... stupidity can not be convinced with facts, common sense and safety.

So true. But, stupid only is as stupid does, and Bob did not do anything stupid!

However, it would certainly be very foolish for anyone less knowledgeable or less able to anticipate and plan to do as he did.
http://nacken.com/img3/jul1083.jpg (http://nacken.com/img3/jul1083l.jpg)

Terry
10-20-2007, 05:30 PM
I NEVER trust anyone's assurance that the power is off
hj


I never trust the homeowner or the panel markings when working with electricity either.
When I'm doing something like a dishwasher replacement, I like to touch the two wires together, making sure that if it surprises me, that my reaction to it doesn't hurt me.

Occasionally, there will be a loud "POP" and a flash of light, and the homeowner finds out that the panel has been mismarked.

And stay off of aluminum ladders.

Bob NH
10-20-2007, 06:10 PM
As I was reading your post I just remembered what Bob had said about the lineman reconnecting his service.


The lineman asked me if my main breaker was off. He knew that his line was hot.

leejosepho
10-21-2007, 02:49 AM
"... not aware of any of their loppers being any safer than others around live wires."

I do not think she [a customer service specialist at Fiskar] was saying that they are safe, but rather that they could kill you just as fast as any other brand.

Understood. While wondering about at least the remote possibility of hearing something about non-conductive handles, I had expected to hear some kind of caution or warning about using any of their loppers anywhere near live wires, but her response makes sense in the light of overal liability issues. My guess would be that a precautionary statement of some kind comes along with each new pair.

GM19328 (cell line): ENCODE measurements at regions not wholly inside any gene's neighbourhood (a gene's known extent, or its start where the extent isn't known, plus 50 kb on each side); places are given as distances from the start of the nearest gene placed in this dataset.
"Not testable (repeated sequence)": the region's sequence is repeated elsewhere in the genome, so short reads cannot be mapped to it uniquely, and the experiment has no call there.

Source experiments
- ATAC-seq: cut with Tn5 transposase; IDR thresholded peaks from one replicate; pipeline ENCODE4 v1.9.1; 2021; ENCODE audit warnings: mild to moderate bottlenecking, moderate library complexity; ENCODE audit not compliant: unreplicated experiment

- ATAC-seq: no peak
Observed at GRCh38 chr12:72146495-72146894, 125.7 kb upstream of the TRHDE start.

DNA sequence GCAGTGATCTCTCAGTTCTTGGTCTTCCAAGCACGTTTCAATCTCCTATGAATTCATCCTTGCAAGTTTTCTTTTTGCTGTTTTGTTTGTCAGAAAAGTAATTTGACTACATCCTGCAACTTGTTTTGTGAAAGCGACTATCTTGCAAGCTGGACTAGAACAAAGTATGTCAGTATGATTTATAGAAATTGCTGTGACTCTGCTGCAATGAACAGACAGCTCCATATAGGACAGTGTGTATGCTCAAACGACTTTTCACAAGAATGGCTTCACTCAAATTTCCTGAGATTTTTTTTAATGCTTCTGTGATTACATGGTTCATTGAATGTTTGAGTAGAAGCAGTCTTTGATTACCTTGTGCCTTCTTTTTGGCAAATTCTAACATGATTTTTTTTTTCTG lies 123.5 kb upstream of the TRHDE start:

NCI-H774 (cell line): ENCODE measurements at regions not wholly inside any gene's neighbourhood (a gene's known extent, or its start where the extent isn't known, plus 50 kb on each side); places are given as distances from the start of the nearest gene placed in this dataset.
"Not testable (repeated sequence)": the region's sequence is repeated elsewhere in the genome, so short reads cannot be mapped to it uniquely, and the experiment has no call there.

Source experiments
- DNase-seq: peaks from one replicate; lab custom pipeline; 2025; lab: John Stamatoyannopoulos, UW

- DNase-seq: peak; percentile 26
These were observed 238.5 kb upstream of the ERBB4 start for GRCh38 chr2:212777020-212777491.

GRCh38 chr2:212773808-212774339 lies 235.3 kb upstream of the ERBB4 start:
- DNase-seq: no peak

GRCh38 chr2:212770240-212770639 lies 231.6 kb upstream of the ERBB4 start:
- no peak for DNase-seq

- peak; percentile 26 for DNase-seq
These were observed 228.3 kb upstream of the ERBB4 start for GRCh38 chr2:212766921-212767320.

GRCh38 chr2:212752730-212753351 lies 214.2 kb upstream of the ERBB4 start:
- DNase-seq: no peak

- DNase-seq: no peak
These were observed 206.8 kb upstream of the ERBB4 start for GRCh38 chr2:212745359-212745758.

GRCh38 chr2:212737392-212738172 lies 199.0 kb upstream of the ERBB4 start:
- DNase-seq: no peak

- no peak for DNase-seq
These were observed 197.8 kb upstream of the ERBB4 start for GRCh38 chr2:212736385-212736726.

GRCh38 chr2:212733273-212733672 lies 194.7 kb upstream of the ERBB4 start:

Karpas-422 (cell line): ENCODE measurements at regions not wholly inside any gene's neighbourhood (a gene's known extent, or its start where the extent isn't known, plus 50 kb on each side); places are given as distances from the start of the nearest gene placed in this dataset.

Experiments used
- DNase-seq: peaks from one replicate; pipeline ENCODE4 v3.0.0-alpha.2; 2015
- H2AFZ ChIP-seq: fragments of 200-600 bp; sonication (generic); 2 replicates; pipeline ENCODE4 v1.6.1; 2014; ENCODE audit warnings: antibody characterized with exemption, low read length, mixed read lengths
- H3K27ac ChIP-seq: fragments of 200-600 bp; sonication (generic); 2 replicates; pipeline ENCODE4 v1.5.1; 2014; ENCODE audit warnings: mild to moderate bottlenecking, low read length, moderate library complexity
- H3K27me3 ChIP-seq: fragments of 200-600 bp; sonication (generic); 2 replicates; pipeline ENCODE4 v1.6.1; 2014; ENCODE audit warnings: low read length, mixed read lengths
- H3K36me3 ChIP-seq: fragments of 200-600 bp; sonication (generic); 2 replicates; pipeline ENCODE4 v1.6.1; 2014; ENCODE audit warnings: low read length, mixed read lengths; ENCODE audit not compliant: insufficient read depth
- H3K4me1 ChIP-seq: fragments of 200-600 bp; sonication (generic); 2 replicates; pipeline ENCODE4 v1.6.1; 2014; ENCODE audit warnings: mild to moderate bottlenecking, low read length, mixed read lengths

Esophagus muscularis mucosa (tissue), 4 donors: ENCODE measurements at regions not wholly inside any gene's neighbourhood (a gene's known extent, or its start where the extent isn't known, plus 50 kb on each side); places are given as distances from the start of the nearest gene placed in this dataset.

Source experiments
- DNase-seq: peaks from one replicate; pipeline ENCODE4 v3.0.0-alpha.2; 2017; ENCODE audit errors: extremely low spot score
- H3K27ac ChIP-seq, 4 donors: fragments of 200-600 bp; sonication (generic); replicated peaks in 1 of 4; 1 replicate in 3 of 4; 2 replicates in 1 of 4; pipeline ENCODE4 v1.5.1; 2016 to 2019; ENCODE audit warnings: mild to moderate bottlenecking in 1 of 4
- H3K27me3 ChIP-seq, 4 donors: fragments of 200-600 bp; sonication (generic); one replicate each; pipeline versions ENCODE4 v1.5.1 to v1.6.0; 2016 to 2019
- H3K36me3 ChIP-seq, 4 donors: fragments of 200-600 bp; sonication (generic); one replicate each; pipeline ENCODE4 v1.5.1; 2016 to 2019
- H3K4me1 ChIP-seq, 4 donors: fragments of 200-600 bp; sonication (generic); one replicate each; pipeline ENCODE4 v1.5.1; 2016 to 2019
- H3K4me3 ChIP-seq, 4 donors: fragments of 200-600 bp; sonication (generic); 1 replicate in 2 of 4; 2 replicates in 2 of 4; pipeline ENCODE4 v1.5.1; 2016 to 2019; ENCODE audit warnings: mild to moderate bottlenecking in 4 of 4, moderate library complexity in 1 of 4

http://www.80srockphotos.com/fcWebApp/product_images/Cyndi-Lauper-01-200jrd.jpg (javascript:void(0))

leejosepho
10-21-2007, 03:14 AM
I am beginning to understand that your analytical thinking brings you to the conclusion that if it works it must be safe. You analyze the safety issues through the process of, “it didn’t fall so it must be safe or Bob didn’t get electrocuted so it must be safe.

No, not so -- logic does not always lead to truth. Rather, years' worth of mechanical experiences and several good teachers have shown me how to step back and take a clear look at something beforehand, and to then proceed and follow through in the very best way available and/or reasonably possible under whatever circumstances ... such as how to get enough equipment, tools and manpower to near the top of a large pile of building rubble to get a D-4 dozer back on its tracks. There is no "code book" or operations manual for that kind of thing.

Personally, I have much respect for tradesmen, and I do understand their occasional angst when someone like me comes along.